I had so much fun with the last Whodunit Series, I thought I’d jump into another one. This one is geared specifically for murder mystery writers, but I imagine there will be some information upcoming that’s useful in other genres. I’m basing my next umpteen blog posts on the book Murder one: A Writer’s Guide to Homicide by Mauro V. Corvasce and Joseph R.Paglino. Of course, I can’t give away all the great stuff from the book. If you need to know it all, please purchase the book. It’s worth the investment.
The book begins with a definition of murder. More specifically, it offers the definition of five different types of murder. Here they are, copied word for word (their quotes are from the New Jersey State Law Code of Criminal Justice):
1. Criminal Homicide: A person is guilty of criminal homicide “if he purposely, knowingly, recklessly…causes the death of another human being. Criminal homicide is murder, manslaughter, or death by auto.”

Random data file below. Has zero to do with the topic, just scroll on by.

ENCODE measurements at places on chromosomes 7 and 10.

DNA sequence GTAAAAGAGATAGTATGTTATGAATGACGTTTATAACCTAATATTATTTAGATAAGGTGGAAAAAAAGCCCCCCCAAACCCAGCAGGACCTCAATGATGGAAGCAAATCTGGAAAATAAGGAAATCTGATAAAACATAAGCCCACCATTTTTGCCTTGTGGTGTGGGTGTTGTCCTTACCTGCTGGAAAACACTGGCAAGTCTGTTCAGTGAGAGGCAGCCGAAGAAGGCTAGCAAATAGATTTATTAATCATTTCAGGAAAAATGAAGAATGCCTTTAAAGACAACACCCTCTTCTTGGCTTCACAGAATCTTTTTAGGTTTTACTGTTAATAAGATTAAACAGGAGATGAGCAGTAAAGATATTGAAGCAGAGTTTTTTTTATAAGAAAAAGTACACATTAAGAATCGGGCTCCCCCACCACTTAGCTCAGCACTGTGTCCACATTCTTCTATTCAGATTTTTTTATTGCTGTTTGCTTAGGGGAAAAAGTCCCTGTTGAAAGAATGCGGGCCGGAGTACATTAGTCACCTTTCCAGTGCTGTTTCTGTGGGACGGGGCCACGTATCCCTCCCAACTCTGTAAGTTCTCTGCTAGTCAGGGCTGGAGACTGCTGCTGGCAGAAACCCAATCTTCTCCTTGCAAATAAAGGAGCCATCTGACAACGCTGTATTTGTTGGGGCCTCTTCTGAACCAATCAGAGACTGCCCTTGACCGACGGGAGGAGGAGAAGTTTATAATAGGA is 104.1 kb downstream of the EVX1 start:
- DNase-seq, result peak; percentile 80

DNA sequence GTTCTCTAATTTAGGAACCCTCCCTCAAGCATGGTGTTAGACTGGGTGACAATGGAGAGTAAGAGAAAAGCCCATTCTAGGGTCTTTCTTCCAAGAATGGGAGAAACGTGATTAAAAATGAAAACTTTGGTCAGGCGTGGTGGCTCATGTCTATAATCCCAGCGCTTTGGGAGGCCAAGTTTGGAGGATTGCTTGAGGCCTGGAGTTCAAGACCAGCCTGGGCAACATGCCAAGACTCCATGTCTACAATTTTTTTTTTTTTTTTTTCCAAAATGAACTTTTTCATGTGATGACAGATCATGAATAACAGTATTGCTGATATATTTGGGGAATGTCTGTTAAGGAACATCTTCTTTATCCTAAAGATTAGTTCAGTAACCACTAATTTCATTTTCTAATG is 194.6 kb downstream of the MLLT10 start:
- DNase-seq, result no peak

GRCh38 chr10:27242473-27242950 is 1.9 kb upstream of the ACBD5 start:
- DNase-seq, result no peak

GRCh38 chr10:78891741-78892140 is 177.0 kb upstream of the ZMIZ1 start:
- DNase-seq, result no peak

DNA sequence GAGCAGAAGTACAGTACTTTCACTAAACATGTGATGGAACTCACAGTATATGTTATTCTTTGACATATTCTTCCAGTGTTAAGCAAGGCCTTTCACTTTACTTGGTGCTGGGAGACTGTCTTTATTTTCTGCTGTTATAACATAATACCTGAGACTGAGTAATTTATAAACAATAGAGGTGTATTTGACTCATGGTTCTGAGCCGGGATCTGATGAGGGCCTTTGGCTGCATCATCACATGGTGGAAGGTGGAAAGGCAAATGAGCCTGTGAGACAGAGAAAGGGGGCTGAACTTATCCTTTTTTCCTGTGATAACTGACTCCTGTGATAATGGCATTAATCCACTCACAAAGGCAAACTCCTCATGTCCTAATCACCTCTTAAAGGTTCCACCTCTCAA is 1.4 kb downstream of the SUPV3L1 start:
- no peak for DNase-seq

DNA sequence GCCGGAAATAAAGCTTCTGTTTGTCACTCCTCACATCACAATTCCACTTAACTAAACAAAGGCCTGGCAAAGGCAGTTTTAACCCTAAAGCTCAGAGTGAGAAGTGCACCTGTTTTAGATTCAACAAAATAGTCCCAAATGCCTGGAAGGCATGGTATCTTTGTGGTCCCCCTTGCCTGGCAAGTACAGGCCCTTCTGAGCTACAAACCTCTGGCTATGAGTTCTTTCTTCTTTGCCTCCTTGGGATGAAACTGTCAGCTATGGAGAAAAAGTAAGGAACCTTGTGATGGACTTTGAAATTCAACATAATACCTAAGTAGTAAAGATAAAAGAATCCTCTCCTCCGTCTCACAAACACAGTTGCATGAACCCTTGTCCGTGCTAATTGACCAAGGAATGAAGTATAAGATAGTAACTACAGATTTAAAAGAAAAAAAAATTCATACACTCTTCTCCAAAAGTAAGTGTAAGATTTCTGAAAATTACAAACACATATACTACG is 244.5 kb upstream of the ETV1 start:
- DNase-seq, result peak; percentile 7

2. Death by Auto or Vessel: “[occurs when death] is caused by driving a vehicle or vessel recklessly.”
3. Manslaughter: “[occurs when the] actor recklessly causes death under circumstances manifesting extreme indifference to human life.”
4. Murder: “[occurs when the ] actor purposely [or knowingly] causes death or serious bodily injury resulting in death.”
5. Self-Defense: “[is] the use of force upon or toward another…when the actor reasonably believes that such force is immediately necessary for the purpose of protecting himself against the use of unlawful force by such other person on the present occasion.”
These are helpful terms for a mystery writer to know and use properly. Used incorrectly, astute readers will wonder how the author made such a simple mistake. And once you know which term applies to what has happened in your novel, then you can formulate an investigation properly. I’ll dig deeper into the investigation in my next post, so stay tuned.